Shale formation environment

How geologists reconstruct the environment of shale formation?

Core logging and sampling are a primary geologists' responsibility during shale gas exploration. Normally, this is the only opportunity to “touch” the rocks, insofar as in the real environment they are buried in the ground, sometimes as deep as 3 to 4 km. Paleozoic shale outcrops are seldom seen in Poland, they occur only in the Świętokrzyskie (Holy Cross) Mountains and the Sudetes.

The first thing to be done following the retrieval of core samples is to perform a thorough sedimentological analysis so as to interpret the environment in which the fine grained sediments, preserved to this day as shale rock, were deposited.

Sedimentologists describe in detail, in a centimeter scale precision, the lithology of core samples, sedimentary structures, their texture (grain size and grading) traces of animal activity and even the colour.

Based on this information they distinguish  lithofacies, i.e. rocks that display a specific set of features which indicate that they have been deposited in a single depositional process. This makes it possible to determine, even at an early stage of investigation, the rocks with a high content of silica, clay minerals and of organic matter, that were formed in a tranquil depositional environment with a limited access to oxygen, and those having more silica but less organic matter.

 Any distinguished lithofacies can be combined into distinct sets of lithofacies, and the latter into depositional systems, which in turn reflect time and space interrelations of accumulation processes. The entire environment of sediment deposition within the sedimentary basin is reconstructed in order to get an insight into the depth of deposition, sedimentation processes involved and subsequent transformations of the sediment.

Tabulated data from several drilling wells and other investigations (geophysical well logging, seismic surveys) enable the interpretation of both horizontal and vertical variability of rock lithology and characteristics. These interpretations are also made for the entire basin, for example in the form of lithofacies-paleothickness maps (Fig. 4f i 4g) which depict the distribution of particular facies and changes that have occurred in the entire basin throughout its history.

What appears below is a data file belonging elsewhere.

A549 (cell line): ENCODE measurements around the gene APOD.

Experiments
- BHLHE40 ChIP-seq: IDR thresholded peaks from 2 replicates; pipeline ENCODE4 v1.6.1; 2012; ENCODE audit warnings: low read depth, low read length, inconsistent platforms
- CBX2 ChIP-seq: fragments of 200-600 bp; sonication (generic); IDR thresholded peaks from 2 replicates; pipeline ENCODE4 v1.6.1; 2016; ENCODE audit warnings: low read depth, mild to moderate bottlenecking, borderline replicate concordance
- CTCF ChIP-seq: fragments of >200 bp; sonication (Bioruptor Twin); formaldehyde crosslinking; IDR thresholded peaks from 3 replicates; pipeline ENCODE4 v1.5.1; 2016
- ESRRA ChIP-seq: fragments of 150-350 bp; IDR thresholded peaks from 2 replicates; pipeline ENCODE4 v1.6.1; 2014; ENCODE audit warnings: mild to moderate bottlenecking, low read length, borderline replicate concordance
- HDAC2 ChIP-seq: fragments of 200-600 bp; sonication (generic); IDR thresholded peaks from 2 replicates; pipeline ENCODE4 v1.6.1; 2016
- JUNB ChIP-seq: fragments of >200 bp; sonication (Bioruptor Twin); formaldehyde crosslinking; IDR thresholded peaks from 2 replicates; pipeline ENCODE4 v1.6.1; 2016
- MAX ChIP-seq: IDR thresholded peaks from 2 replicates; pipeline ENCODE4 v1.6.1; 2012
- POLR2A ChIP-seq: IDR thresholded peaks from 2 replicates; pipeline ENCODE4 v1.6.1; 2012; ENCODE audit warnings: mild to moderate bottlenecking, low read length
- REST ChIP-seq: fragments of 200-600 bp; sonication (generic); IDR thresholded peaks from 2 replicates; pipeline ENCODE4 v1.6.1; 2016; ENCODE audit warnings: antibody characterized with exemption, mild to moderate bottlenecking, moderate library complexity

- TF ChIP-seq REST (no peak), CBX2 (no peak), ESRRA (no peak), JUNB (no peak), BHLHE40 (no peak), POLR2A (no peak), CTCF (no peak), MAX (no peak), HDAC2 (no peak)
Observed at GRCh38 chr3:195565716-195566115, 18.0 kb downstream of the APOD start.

What is the origin of shale rocks and what is the influence of their origin on gas formation?

Dark shale rocks are normally referred to as marine sediments deposited on the shelf, on the continental slope or in abyssal plains. They are commonly deposited as a result of particulate falling out from the water column or the action of currents (particle rolling along the bottom). Considering shale gas and oil exploration aspects, it is important for the organic matter to be preserved in the sediment. This may happen only if oxygen deficient or anoxic conditions prevail at the bottom. In fact, non-oxidated sulfides and organic matter are behind the dark or sometimes even black colour of the rocks.

It is also important to know the distribution of facies at a local scale, especially in the context of locating the so called ”sweet spots”, i.e. places that are the best petroleum prospects. Some intervals rich in organic matter are very thick and extensive but often they display a high vertical variability, especially in terms of total organic carbon (TOC) content, a key parameter for petroleum exploration.

This vertical variability is associated with the diversity of the processes and conditions that are involved in shale rock formation. At the rock formation stage, organic matter content is controled on three processes: production, destruction and dispersion.

The intensity of particular processes vary depending on the place of deposition. For example, organic matter production is relatively high near the shore, but at the same time the rate of dispersion is equally high due to supply of material from land and so is the rate of destruction by animals living in the well oxygenated bottom of the basin. Deeper in the sea, organic matter is produced at a much slower rate, but the processes that disturb production are less intense. As a consequence, today there might be more preserved organic matter in deep sea areas comparing to shallower ones. (Fig. 4j). Locating the zone of optimal co-occurrence of organic matter production, destruction and dispersion processes is tantamount to finding rocks that today have the highest TOC content and, therefore, are the best prospects in terms of exploration for oil and gas, including unconventional hydrocarbons. 

authors: Joanna Roszkowska-Remin, Teresa Podhalańska

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